By Halkin, Francois
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In an age of terrorism and securitized immigration, twin citizenship is of vital theoretical and modern political trouble. during this quantity, the members examine guidelines relating to twin citizenship throughout Europe. a large spectrum of case reviews are supplied; from the relatively restrictive German case to the extra tolerant Dutch case, to the Swedish case, within which twin citizenship is explicitly approved.
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Additional info for Bibliotheca Hagiographica Graeca (BHG), Vol. I: Aaron-Ioannes Baptista
Indeed, many studies show that low wages and poor working conditions do not necessarily attract multinationals to relocate in developing countries. Instead, ensuring basic worker rights may well be a precondition for successful growth strategies, rather than the outcome of economic reforms to increase efficiency. Although security will be costlier in the short run, it represents an investment with considerable beneficial side effects. As the chapters by Chen and Tokman note, the informal sector is large, very heterogeneous and a significant source of employment in developing countries, particularly for women and youth.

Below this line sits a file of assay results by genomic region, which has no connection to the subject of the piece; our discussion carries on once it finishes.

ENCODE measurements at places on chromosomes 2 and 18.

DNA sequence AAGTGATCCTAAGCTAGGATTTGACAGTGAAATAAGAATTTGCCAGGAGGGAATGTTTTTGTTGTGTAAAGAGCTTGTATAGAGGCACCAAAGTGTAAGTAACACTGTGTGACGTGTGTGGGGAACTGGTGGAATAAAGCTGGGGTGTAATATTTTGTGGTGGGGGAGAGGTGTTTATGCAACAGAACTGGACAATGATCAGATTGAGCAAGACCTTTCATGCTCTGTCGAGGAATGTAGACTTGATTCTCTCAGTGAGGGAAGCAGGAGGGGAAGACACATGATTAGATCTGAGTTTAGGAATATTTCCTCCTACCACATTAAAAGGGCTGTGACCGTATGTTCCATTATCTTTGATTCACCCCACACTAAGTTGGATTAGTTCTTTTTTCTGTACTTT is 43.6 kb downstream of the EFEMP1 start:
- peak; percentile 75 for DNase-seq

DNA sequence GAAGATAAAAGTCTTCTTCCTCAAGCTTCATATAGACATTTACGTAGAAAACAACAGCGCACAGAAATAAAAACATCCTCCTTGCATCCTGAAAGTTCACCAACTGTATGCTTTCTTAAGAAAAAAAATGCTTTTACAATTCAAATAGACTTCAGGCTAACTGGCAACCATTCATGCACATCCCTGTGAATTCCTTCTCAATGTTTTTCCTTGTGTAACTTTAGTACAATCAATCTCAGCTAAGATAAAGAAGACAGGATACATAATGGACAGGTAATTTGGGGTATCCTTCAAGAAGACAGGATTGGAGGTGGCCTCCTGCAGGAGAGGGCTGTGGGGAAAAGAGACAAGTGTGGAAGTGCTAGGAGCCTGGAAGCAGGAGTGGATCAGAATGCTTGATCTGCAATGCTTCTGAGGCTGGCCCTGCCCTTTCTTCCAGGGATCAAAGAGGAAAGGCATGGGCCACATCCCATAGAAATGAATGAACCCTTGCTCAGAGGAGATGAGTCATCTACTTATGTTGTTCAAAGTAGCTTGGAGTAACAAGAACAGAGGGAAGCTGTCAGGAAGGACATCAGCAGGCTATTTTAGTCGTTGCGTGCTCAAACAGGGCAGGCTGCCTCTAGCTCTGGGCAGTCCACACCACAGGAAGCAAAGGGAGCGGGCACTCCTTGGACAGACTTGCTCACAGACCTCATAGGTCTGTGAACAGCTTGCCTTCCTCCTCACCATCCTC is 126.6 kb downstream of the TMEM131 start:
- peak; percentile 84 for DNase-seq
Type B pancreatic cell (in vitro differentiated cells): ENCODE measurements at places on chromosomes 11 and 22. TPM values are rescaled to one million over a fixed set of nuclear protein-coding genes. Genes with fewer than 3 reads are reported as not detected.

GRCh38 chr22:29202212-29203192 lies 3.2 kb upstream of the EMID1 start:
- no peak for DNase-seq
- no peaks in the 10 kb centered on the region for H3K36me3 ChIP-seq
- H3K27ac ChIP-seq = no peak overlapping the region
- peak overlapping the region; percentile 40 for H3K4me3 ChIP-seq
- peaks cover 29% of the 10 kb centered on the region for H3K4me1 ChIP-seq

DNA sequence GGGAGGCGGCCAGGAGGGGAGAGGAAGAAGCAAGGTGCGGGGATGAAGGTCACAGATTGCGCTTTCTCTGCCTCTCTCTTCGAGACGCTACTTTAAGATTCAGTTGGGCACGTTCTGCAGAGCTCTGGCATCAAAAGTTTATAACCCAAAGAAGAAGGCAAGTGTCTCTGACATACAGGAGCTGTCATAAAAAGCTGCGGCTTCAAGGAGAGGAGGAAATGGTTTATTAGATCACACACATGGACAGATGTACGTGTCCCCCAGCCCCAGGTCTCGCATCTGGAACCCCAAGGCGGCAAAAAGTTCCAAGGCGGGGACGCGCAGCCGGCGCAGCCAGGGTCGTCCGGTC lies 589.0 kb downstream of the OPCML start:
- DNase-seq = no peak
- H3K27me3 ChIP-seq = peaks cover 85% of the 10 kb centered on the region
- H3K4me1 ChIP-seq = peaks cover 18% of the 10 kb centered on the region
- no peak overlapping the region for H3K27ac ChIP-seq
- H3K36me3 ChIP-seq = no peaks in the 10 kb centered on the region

However, the supposed trade-off between economic efficiency and worker security may not be as commonly depicted. There are good reasons to believe that balancing flexibility and security may deliver better macroeconomic performance and employment growth than maximum flexibility. Low wages and poor worhng conditions for workers may not be desirable for encouraging work, commitment, intensity and productivity, all desired by firms. Fairer labour contracts - which provide employment stability, unemployment benefits and rights to training and education - may enhance worker commitment and productivity to improve both firm profitability and worker welfare.
There is no automatism in that different sets of policies would automatically achieve all three requirements (Tinbergen's rule that the number of policy instruments must at least be equal to the number of policy targets remains as relevant as 50 years ago; see Tinbergen, 1970 ). A greater sense of policy coherence is therefore calledfor. We can distinguish policy coherence at, and between, three dzlqerent levels in order to achieve an internationalfinancial system that is more cogent of concernsfor employment and labour as discussed above, namely: (i) policies in industrialized countries; (ii) the set of multilateral rules that has been developed since the Second World War; and (iii) policies in developing countries.